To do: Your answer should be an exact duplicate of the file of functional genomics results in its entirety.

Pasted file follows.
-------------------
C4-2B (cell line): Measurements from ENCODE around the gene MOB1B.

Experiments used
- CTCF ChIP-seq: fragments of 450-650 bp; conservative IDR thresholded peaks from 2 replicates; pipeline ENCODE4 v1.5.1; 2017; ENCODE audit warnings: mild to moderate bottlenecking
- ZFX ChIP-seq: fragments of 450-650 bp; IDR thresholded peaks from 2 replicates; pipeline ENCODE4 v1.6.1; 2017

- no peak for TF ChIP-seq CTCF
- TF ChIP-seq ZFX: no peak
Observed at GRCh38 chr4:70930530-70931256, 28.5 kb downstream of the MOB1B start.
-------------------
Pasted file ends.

C4-2B (cell line): Measurements from ENCODE around the gene MOB1B.

Experiments used
- CTCF ChIP-seq: fragments of 450-650 bp; conservative IDR thresholded peaks from 2 replicates; pipeline ENCODE4 v1.5.1; 2017; ENCODE audit warnings: mild to moderate bottlenecking
- ZFX ChIP-seq: fragments of 450-650 bp; IDR thresholded peaks from 2 replicates; pipeline ENCODE4 v1.6.1; 2017

- no peak for TF ChIP-seq CTCF
- TF ChIP-seq ZFX: no peak
Observed at GRCh38 chr4:70930530-70931256, 28.5 kb downstream of the MOB1B start.